By: Avery Mullen

As well as greater funding rounds and more success stories, another sign is emerging that Halifax is becoming a more mature innovation ecosystem: foreign companies relocating to the city.

Amanda Tarr, manager for venture services at Innovacorp, told said in an interview that the provincial VC Crown corporation receives hundreds of applications annually through the Startup Visa Program, even during the pandemic.

The federal program allows foreign founders to apply for a letter of recommendation from accredited organizations, such as Innovacorp, asking Ottawa to grant them permanent resident status. It is a common vehicle for companies moving to Halifax.

Tarr said Innovacorp receives a few hundred Startup Visa applications every year — 386 in 2020. Successful applicants hail from a wide range of countries, she said. India, China and the United States — nations notable for having their own well-developed innovation economies — are among the most common places of origin.

Crucial to Halifax’s appeal for many startup founders, Tarr said, is the standard of living on offer. In interviews with Entrevestor, many founders cite factors such as access to outdoor activities, the city’s comparative lack of density and its affordability compared to other startup hubs.

“I’d say the No. 1 [reason] – and we always ask that because we try to figure out our advantage – when it comes down to it, is often about quality of life,” said Tarr. “They want to raise their families here. They want to have a good lifestyle.”

She added that another important factor historically has been the lower cost of labour in Nova Scotia than in most major cities.

More recently, the economic appeal of Halifax has been imperilled by a technology-sector labour crunch that has left employers competing hard for staff and caused wages to rise dramatically.

But Tarr said that so far, the worker shortage has not been reflected in Startup Visa applications, of which Innovacorp has received about 150 so far this year.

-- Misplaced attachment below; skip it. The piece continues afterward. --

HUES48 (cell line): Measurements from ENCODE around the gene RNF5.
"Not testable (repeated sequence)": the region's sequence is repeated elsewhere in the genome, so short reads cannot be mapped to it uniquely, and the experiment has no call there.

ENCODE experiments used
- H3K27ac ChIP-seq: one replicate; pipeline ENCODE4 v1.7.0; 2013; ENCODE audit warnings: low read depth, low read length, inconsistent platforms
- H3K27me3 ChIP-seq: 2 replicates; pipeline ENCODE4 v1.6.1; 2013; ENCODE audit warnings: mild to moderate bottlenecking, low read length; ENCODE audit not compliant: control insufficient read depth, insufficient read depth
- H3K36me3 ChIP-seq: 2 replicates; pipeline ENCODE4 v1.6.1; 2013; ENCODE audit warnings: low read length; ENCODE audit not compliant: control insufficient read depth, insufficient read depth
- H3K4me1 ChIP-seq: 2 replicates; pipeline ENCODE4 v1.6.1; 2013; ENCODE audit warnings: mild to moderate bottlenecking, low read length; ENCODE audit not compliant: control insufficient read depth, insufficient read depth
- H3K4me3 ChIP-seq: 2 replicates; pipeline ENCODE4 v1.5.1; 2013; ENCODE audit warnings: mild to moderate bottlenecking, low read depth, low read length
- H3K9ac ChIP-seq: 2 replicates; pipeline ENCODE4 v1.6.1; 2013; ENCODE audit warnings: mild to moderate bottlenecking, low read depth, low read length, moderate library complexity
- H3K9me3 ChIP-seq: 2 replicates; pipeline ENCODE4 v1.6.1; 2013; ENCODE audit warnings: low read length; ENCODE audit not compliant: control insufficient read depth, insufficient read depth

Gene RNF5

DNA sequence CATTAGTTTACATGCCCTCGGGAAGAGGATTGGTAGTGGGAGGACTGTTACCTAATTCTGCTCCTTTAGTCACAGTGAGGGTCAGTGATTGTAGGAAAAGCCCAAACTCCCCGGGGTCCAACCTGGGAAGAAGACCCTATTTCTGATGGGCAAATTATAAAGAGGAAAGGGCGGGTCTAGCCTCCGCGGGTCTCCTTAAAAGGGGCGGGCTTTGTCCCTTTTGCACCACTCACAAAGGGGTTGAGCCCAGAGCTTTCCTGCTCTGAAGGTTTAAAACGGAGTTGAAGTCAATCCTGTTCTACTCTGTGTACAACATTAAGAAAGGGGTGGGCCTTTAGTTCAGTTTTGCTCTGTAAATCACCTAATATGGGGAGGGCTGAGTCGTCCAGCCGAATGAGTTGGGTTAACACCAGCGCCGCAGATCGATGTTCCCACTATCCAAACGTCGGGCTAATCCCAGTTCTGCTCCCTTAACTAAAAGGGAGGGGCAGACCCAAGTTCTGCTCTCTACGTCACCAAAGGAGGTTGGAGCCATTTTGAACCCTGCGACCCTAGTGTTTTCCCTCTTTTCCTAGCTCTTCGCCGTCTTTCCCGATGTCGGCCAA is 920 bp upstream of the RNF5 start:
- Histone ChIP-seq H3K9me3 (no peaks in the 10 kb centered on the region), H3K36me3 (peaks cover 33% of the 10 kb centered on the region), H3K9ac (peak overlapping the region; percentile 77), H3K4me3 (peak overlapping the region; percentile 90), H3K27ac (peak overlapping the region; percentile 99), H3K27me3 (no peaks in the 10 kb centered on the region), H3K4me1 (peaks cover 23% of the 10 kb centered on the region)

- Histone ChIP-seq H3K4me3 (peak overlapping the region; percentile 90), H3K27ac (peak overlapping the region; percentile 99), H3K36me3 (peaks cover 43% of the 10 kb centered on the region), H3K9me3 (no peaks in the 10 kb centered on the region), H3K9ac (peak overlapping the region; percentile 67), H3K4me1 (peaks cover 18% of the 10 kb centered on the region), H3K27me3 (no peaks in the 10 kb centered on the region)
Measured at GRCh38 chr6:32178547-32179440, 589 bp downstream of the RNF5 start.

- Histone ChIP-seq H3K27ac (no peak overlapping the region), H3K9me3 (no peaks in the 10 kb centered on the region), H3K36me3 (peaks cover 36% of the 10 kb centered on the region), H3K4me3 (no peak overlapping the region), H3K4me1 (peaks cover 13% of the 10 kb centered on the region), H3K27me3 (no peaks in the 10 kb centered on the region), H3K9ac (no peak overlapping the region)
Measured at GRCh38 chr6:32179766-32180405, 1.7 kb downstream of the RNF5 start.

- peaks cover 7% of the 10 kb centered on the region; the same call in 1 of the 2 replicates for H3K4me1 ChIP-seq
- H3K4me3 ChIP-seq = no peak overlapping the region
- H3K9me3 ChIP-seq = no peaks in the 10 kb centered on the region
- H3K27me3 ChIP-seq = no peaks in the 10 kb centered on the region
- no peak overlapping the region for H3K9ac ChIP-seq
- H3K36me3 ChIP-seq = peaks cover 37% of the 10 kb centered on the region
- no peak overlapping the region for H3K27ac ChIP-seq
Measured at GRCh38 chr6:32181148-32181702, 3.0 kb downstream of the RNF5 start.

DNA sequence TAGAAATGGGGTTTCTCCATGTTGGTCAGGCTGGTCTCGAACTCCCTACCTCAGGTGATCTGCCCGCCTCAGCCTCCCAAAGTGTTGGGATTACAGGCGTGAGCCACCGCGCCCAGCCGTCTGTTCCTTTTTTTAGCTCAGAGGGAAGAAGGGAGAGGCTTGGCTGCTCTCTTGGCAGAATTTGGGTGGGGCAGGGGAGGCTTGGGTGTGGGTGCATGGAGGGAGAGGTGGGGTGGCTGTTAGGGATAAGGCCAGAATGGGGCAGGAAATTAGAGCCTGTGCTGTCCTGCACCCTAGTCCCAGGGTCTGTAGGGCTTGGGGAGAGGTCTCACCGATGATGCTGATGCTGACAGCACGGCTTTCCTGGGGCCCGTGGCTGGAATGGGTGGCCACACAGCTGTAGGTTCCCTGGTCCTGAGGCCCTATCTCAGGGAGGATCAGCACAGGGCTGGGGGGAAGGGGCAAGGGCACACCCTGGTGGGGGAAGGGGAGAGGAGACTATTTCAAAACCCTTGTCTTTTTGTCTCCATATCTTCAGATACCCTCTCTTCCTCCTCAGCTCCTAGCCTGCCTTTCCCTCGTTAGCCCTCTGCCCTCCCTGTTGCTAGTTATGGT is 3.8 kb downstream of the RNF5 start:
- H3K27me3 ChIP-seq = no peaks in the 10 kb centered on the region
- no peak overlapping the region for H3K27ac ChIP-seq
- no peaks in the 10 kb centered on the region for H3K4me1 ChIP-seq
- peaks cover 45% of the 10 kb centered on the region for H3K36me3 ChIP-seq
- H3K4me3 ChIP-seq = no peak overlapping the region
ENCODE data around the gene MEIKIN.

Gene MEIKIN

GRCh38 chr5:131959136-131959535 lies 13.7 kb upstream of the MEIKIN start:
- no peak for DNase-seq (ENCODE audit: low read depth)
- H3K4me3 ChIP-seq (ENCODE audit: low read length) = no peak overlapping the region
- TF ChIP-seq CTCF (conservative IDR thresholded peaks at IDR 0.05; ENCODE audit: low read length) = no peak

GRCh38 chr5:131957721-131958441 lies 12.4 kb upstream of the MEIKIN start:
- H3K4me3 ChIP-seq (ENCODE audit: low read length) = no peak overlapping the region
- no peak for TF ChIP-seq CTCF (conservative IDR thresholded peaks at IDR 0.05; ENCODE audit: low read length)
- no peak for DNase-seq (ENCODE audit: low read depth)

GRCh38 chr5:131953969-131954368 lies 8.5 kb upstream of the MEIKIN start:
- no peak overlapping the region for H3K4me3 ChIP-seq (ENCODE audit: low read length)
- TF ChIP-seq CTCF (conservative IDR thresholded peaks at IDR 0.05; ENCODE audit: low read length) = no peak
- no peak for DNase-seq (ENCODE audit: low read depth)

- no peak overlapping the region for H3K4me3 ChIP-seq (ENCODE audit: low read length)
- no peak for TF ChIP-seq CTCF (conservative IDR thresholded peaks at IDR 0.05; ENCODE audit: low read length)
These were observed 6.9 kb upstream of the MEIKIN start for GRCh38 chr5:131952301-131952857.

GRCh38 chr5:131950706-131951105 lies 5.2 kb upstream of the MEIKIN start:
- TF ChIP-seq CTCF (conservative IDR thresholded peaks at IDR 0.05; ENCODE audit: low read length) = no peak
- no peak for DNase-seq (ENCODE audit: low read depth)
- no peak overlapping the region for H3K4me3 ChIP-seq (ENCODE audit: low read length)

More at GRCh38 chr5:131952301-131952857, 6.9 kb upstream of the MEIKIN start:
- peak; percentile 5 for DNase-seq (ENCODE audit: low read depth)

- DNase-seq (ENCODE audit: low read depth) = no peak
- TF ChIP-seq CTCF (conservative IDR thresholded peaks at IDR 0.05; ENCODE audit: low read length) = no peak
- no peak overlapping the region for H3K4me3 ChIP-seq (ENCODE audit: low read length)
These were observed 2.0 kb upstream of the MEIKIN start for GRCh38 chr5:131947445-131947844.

And for some Halifax newcomers, the local labour pool remains an appealing proposition. Ali Mousavi and Arash Helmi are the co-founders of MOC Biotechnologies – a life sciences company that has developed technology for 3D printing medical implants and other items compatible with human biology. In the spring, MOC became the latest company to move to Halifax via a startup visa.

Mousavi told Entrevestor that, based on his experience doing business in economic hubs around the world, he expects the ready supply of well-educated STEM graduates in Nova Scotia to help make it an internationally recognized player in the world of biotechnology.

“I know that the potential of the growing of life science will be on the East Coast,” he said. “I believe the Atlantic region will become a ‘life science Silicon Valley.’”

Other companies that have relocated to Halifax in recent years include agtech startup Reazant, originally from India, data analytics specialist Invisible Agents, hailing from Texas, and Ottawa-founded cleantech company Planetary Hydrogen.

“Things changed for our startup when we connected with Innovacorp because they understand early-stage startups,” said Reazant CEO Sumit Verma last year. “When we met them, we just had a dream... Once you have some support from this sort of organization, things start falling into place.”

Perhaps the most notable success story of a startup moving to Halifax, though, is that of advanced materials developer Meta Materials, which does business under the name META.

Founder George Palikaras originally started his company in the United Kingdom. The move to Nova Scotia was spurred by Lunenburg businessman Maurice Guitton. Guitton, who became META’s chairman, asked Palikaras had to move to Halifax so the two entrepreneurs could have a closer, mutually beneficial relationship.

“[Guitton] said, ‘George, we can help you, but you have to come to this region so we can have a relationship that is efficient,” said Palikaras during the Entrevestor Live virtual conference on Oct. 7.

META would go on to become Halifax’s first startup valued at more than $1 billion when it started trading on the NASDAQ stock exchange. The business’s market cap is now about C$2.2 billion, meaning that one of the most valuable companies in Atlantic Canadian history is one that moved across the Atlantic Ocean to be in Halifax.

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